Veterinarian Shea Cox has enjoyed an indirect path through her professional life, initially obtaining degrees in fine arts and nursing. She later obtained her veterinary medical degree from Michigan State University in 2001 and has been practicing emergency and critical care medicine solely since that time. In 2006, she joined the ER staff at PETS Referral Center in Berkeley and cannot imagine a more rewarding and fulfilling place to spend her working hours. In her spare time, she loves to paint, wield her green thumb, cook up a storm and sail. Her days are shared with the three loves of her life: her husband Scott and their two Doberman children that curiously occupy opposite ends of the personality spectrum.

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Submitted by Dave | August 13 2014 |

My 14 yr old Golden Retriever came down with all the symptoms yesterday morning. After a few sessions of vomiting and urinating in the house, I put her on 1 tablet of Dramamine every 6 hours which seems to have calmed her down. However, she did not urninate until the following morning(finally!). Her fluid intake has been sparse. She will eat about 1/8 cup of ice chips every few hours but has shown little interest in her bowl of water or water by syringe. She has had a mild appetite. Most concerning, she still has no ability to get up on her own or even stand without me holding on to her. But she does appear to try and get up using her front legs. She has a heavy lean to the right. I've consulted her regular vet back home (I'm traveling) and one here in a town I'm visiting and both say to wait it out for a couple of days. Should I take her to the local vet and get her on an IV today or wait for tomorrow to see if she's improved (that would be 48 hours since onset of symptoms). Thanks so much for your advice.

Submitted by claire sanford | August 13 2014 |

My 14 year old Pharaoh Hound has had this problem for about 2 months. It started with an ear infection that would not go away, regardless of the antibiotics we gave him. He is now 99% deaf. We give him VertiCalm 25mg per day in the morning for the vestibular disease. If he is really bad in the evening, we will give him another half.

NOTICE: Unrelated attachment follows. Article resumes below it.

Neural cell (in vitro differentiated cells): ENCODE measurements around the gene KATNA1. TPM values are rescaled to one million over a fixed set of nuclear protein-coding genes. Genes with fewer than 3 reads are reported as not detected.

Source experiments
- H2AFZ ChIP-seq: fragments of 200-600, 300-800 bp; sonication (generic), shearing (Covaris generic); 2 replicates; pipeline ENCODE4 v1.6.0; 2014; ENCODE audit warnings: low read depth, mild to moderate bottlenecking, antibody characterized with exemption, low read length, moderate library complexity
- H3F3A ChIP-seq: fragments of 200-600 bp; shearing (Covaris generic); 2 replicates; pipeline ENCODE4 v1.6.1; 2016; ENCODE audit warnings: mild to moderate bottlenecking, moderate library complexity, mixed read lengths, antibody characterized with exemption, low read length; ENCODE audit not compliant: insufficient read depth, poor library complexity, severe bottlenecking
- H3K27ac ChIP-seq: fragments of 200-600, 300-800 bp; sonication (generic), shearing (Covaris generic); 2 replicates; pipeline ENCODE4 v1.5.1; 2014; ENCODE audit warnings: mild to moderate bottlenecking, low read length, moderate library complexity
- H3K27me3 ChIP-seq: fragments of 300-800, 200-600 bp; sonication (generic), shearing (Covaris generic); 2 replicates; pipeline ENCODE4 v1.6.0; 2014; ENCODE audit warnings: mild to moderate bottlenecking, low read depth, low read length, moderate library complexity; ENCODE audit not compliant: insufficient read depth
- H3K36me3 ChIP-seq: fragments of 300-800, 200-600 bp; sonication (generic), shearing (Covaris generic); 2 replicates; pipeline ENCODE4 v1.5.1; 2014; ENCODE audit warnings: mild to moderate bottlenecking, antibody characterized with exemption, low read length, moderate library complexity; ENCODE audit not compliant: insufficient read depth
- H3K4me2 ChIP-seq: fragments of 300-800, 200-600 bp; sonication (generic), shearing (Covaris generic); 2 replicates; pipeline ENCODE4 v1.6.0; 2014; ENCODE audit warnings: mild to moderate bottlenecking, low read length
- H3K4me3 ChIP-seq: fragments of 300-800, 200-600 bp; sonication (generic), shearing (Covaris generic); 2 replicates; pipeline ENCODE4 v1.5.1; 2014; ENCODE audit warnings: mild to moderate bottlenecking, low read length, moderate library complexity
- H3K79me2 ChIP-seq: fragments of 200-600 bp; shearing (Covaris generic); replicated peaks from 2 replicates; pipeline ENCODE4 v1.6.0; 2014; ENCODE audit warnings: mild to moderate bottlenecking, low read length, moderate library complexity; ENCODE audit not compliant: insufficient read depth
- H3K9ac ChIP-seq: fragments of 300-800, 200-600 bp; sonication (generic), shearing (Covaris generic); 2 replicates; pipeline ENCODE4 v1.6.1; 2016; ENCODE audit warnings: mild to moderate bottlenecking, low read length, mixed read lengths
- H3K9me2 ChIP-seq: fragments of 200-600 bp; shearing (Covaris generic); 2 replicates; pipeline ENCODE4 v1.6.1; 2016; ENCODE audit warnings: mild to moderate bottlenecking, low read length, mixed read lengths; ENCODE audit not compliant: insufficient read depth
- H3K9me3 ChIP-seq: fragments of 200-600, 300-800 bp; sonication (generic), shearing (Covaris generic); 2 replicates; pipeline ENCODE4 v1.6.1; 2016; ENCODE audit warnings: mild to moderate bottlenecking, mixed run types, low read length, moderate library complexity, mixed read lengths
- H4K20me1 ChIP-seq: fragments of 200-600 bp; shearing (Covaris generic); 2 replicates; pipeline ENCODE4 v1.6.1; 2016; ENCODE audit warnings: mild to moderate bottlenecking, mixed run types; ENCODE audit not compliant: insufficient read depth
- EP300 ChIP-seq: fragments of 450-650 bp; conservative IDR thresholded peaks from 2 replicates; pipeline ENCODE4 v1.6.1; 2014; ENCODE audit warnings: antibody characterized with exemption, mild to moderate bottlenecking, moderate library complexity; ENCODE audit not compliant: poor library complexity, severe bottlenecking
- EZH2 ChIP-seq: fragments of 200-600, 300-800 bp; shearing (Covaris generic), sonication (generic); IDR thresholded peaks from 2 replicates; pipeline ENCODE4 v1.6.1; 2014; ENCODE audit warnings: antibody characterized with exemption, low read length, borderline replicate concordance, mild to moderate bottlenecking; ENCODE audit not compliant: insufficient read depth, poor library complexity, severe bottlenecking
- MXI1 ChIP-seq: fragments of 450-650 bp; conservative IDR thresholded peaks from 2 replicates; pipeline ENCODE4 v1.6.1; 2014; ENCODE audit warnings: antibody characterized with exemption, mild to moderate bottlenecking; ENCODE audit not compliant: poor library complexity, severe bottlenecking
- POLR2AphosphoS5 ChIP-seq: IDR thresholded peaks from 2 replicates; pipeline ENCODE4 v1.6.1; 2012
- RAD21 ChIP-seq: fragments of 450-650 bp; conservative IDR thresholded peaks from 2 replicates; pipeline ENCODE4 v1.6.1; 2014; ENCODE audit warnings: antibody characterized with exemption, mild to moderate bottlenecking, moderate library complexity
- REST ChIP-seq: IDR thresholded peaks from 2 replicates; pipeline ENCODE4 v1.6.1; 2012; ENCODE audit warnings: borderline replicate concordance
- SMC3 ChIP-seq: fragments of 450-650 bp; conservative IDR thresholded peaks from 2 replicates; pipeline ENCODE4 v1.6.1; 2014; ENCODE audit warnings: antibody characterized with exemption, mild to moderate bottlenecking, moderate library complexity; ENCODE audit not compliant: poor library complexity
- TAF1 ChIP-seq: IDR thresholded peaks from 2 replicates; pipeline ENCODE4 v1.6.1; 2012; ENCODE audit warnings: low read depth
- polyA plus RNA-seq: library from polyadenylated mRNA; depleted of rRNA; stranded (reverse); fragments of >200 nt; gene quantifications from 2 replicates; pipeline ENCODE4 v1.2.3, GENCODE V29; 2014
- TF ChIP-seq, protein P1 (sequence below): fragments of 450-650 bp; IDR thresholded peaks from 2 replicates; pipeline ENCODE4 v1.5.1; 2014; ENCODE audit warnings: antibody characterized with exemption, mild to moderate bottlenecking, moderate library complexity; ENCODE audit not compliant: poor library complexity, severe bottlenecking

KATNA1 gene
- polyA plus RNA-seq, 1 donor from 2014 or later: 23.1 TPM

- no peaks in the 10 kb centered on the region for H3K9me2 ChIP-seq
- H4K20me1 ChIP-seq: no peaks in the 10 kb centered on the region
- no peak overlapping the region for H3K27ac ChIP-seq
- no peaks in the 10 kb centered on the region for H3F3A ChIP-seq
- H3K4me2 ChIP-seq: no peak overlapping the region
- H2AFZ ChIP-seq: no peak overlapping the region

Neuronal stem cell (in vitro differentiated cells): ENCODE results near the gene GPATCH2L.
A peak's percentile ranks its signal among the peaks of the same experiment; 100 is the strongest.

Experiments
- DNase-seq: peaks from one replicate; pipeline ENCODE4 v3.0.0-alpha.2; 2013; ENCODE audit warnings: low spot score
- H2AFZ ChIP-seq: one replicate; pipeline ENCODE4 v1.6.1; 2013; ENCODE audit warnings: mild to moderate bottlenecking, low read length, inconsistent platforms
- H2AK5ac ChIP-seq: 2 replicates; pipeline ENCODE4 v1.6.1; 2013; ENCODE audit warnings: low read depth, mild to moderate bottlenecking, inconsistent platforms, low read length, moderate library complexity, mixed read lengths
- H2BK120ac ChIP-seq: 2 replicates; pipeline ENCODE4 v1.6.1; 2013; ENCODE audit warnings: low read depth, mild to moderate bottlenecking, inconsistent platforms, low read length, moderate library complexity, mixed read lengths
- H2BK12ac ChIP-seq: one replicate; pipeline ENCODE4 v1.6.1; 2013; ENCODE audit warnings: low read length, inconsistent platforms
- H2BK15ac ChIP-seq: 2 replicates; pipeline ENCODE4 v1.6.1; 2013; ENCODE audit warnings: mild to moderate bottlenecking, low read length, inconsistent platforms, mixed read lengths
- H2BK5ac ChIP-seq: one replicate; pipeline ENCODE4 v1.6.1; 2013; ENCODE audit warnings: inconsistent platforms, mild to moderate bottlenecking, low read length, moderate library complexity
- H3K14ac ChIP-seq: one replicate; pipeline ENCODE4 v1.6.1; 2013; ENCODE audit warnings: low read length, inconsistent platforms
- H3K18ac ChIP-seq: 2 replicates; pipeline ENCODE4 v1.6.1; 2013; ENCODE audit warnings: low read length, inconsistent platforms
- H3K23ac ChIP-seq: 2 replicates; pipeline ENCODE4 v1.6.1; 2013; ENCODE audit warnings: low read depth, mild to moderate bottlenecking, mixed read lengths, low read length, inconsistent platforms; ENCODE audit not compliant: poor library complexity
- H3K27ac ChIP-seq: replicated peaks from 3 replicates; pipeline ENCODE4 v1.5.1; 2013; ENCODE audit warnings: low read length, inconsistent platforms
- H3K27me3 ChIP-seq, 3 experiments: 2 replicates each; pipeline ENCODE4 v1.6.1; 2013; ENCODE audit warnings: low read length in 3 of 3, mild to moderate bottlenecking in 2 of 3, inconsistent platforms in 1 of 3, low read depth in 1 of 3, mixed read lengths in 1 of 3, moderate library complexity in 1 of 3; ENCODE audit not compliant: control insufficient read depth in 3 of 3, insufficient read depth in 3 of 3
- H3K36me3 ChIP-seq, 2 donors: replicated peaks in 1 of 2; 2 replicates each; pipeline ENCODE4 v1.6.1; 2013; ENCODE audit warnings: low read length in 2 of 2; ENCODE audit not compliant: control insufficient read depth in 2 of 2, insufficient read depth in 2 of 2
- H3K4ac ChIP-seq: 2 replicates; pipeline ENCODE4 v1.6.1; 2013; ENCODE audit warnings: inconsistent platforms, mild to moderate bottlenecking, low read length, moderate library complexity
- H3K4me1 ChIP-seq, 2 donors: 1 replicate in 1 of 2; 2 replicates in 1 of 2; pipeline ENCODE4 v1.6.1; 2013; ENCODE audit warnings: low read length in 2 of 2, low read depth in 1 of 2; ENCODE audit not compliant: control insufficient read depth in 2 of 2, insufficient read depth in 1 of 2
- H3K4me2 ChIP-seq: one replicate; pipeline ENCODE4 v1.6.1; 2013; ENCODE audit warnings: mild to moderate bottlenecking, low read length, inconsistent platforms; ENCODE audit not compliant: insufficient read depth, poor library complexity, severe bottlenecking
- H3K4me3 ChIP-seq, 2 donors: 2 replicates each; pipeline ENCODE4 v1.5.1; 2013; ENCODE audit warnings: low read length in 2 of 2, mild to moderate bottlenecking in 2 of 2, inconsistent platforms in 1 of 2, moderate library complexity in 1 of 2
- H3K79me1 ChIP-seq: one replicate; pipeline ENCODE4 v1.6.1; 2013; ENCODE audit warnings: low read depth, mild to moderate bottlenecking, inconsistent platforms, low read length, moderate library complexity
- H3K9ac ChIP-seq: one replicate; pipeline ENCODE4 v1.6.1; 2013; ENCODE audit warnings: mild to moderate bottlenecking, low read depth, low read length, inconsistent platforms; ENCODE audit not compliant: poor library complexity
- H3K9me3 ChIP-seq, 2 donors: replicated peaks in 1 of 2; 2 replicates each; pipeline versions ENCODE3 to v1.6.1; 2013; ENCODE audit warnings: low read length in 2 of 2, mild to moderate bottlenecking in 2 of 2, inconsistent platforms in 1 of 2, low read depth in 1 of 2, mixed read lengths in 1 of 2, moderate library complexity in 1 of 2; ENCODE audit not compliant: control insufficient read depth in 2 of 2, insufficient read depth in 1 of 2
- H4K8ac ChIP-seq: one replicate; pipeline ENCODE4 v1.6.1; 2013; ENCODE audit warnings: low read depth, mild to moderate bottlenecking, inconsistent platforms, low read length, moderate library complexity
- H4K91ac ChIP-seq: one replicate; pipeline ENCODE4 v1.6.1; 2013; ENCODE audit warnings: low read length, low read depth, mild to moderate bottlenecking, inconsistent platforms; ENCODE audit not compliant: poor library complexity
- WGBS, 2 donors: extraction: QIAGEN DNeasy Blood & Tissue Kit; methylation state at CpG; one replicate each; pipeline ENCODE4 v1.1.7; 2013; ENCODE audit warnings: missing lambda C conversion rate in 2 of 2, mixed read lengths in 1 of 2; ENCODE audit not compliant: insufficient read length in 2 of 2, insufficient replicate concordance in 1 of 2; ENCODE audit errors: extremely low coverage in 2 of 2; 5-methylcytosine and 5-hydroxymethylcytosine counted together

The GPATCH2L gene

I really did think we were on the verge of losing him. My Wonderful AMAZING Vet told me to give him this and he has been good (just a bit wobbly) ever since.

Submitted by Nicole | August 17 2014 |

Our dog is a sheltie mix and is 14/15, rescued him in 2001. For the past few days he has been vomiting off and on and bouts of diarrhea. Still eating and drinking. Today he fell off the couch and is having a little trouble walking, head tilted a little, jut really seems unsure of himself. Going to watch him for a couple of days and see if he improves and will be giving him dog aspirin and a natural dog calming chew to help him relax and stay still . Hope i am doing the right thing.

Submitted by Lori Shuman | August 24 2014 |

Oh my gosh, my little Maltese just started with the drunken sailor aspect. It has gotten worse and he is struggling to stand. I am supporting him. He has no appetite. He spent 24 hours in the emergency room getting fluids but the vets are young. I have him home and he is so comfortable. I have him in a soft crate with his soft cushy bed. Prior the this onset he was having some vomiting and loose stool. While in the ER he had two episodes, flailing his head around, the vet thought they were seizures. I am not sure. Tomorrow I will take him to my vet for another consult. I am hoping he doesn't have a tumor. The onset was so sudden I am skeptical it is a tumor. Say a prayer for my little guy.

Submitted by Jane | August 24 2014 |

My 13 year old Border Collie suddenly started experiencing the symptoms 6 days ago. (He has never had any Healy problems and only started getting arthritis last year.) He was sick and became very shaky on him legs, I took him to the garden but he had to walk along the fence to balance and he stood in corners for a long time. Took him to the vet the next day and he confirmed it was canine vestibular disease (which started he couldn't tell for sure but hinted at peripheral the most common) he gave him an injection for the sickness and some tablets but could not see ant sign of an ear infection. Snowy has shown a few improvements over a few days, namely walking without assistance sometimes and his eyes not darting back and forth as quick. He sleeps the majority of the day and drinks/eats little. Lately his tilt is causing problems and it's terrifying watching him sleep as sometimes he is inclined to sleep with his head tilted and his eyes darting. It's clearly not a comfortable position and I he doesn't seem to have the strength to move into a comfier one. Has anyone had this problem with sleeping too? If so are there any tips? The other day I noticed he has an infected tooth (it's got green gunk around the gum and I think it'll need to be removed) and has a vet appointment tomorrow. Does anyone think this tooth infection could be a cause of the vestibular disease? Any advice would be greatly appreciated, my family are being quite negative and considering 'the kindest option' But I am still holding out hope for my dog - though my hope a dwindling when he has those 'head tilt sleeps' . Thank you.